By  Lim Liyi and Sea Jia Wei

Instagram Usernames:  l_y_2122 and j.jiawei_iii

University: Multimedia University

1.0 Introduction

Gender inequality occurs when a person is treated unequally purely on the basis of their gender, and is sometimes known as sex discrimination. Gender inequality in the economy, politics, and society has become a stumbling block in achieving equal opportunities for both genders. Gender discrimination also arose in the workplace where it mostly affected the female employees which caused them to be unfairly treated. Despite feminism’s strides in ensuring women’s rights and empowering women across the countries,  women and girls as evidenced today, still live in a world of widespread gender inequality. As we have seen recently, the women in Afghanistan faced widespread discrimination and human rights abuses from Taliban. Over the last few years, we have fallen short of gender equality in the workplace including in Malaysia and not all women are empowered.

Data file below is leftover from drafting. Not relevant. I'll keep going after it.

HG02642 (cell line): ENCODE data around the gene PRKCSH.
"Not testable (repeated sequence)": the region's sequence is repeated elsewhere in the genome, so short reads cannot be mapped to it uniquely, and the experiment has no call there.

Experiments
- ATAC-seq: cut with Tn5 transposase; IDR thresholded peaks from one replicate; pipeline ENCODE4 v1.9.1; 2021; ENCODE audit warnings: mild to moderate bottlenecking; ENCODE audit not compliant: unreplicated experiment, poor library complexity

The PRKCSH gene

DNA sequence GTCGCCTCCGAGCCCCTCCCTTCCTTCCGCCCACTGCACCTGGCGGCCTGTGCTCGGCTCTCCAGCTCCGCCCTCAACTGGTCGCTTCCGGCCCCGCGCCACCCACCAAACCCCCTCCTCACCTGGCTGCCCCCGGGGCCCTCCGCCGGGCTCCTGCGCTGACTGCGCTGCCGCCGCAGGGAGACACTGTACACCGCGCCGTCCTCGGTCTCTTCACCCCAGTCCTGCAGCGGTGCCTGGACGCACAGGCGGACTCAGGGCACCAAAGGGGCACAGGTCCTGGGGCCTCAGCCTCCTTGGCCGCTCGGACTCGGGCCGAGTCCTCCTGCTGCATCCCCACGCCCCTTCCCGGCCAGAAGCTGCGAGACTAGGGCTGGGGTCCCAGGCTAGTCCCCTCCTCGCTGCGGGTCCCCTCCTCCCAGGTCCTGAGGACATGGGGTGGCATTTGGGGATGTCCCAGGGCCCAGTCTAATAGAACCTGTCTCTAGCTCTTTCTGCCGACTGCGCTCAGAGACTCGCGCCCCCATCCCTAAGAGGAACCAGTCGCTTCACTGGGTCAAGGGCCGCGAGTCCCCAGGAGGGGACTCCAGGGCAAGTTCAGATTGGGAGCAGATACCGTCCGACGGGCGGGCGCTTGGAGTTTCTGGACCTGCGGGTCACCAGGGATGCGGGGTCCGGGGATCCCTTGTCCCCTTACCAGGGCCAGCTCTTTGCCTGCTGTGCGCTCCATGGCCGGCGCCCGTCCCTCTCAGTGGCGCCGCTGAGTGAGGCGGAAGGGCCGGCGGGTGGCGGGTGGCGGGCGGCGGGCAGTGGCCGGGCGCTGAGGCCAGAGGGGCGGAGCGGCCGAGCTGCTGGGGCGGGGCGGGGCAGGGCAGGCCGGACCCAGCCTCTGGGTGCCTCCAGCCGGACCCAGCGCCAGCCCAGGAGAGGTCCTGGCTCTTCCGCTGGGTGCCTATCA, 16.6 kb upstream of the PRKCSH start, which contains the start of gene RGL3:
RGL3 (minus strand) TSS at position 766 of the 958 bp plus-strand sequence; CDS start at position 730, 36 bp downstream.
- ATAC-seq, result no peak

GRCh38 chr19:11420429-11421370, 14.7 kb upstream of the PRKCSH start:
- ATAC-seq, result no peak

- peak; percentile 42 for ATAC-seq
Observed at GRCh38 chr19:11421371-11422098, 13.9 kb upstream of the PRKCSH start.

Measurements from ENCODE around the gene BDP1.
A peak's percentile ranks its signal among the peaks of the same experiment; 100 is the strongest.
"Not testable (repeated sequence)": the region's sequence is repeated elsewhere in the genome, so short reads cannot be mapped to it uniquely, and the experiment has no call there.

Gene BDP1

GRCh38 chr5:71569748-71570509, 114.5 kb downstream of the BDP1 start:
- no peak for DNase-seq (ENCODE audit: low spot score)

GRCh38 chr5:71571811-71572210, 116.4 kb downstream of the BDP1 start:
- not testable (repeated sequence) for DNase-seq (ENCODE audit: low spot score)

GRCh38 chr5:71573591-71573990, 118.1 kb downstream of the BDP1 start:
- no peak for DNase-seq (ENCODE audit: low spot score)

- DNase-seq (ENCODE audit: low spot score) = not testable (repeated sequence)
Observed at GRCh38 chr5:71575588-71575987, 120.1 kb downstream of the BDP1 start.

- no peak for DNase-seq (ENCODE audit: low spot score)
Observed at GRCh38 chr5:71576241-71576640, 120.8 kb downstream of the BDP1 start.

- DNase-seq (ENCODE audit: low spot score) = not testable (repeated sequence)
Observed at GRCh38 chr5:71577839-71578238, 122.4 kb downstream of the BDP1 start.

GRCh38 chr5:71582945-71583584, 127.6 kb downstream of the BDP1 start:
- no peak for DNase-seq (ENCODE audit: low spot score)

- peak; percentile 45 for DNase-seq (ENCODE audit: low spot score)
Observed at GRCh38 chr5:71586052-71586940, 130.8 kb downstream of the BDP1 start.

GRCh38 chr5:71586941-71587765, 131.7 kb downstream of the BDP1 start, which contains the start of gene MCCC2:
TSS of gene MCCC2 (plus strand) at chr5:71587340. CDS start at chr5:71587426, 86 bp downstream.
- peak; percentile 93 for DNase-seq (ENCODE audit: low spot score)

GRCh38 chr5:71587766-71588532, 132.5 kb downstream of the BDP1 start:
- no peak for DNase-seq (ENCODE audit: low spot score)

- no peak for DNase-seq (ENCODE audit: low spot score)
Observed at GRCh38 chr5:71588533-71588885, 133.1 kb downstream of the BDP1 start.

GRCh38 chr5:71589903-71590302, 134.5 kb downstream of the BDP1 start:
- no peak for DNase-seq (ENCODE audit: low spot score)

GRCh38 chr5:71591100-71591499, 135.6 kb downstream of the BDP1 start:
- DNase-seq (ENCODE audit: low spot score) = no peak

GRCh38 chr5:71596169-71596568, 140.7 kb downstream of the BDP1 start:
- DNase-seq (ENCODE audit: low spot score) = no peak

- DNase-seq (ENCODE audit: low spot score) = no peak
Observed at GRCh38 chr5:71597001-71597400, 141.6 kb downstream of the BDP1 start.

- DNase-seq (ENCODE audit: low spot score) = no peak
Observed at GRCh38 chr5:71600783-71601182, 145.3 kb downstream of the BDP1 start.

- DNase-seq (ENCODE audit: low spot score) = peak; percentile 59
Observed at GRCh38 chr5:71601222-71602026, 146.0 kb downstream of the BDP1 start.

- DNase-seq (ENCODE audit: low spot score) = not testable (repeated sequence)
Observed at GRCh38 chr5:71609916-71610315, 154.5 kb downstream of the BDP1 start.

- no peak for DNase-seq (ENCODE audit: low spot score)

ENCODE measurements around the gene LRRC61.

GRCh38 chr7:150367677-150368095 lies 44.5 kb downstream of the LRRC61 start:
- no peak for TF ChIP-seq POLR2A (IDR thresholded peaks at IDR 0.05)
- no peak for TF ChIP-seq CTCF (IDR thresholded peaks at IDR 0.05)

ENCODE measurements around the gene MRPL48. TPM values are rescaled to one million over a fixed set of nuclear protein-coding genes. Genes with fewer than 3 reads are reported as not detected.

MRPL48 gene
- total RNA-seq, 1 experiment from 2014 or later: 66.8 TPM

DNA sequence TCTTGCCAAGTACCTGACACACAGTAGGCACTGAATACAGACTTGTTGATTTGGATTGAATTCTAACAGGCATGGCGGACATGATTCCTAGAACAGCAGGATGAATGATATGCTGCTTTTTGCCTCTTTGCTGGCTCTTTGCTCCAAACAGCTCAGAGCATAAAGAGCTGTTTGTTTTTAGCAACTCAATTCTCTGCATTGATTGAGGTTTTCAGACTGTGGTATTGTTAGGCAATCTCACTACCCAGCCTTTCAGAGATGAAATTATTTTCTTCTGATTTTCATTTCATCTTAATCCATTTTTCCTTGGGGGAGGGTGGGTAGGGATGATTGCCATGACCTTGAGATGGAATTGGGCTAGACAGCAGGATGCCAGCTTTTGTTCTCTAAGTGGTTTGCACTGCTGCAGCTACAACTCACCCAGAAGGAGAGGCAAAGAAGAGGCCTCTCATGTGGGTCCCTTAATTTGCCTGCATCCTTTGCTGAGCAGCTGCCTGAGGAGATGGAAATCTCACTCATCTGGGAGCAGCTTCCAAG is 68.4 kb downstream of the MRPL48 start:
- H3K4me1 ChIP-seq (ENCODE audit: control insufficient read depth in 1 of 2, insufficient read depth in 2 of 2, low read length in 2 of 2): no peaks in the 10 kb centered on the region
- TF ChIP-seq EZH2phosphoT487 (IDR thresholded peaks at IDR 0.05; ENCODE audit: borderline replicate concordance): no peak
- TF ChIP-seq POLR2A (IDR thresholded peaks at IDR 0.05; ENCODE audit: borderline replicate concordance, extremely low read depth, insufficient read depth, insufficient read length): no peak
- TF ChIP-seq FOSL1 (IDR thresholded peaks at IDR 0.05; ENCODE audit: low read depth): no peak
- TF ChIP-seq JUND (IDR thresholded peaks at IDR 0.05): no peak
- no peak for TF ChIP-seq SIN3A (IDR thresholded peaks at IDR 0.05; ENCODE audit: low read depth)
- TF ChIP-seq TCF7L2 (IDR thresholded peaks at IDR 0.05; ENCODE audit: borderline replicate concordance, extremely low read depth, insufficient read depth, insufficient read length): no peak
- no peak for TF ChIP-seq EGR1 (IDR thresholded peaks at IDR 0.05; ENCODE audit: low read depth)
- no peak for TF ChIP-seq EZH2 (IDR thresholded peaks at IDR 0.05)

2.0 Issues Faced By Women In Workplace 

Gender discrimination in the workplace includes many forms such the absence of maternity leave, unequal wages and treatment. 

The New Survey Research by Women’s Aid Organisation (WAO) has shown that more than 50 percent of Malaysian women experienced gender discrimination in the workplace. WAO’s Head of Campaigns, Natasha Dandavati, highlighted that 47 percent of women were asked about their marital status during a job interview, while 1 in every 5 women were questioned on their ability to perform certain tasks. Moreover, 55 percent of women said that their child’s father was given either less than one week of paternity leave or no paternity leave at all, indicating that the given paternity leave was insufficient.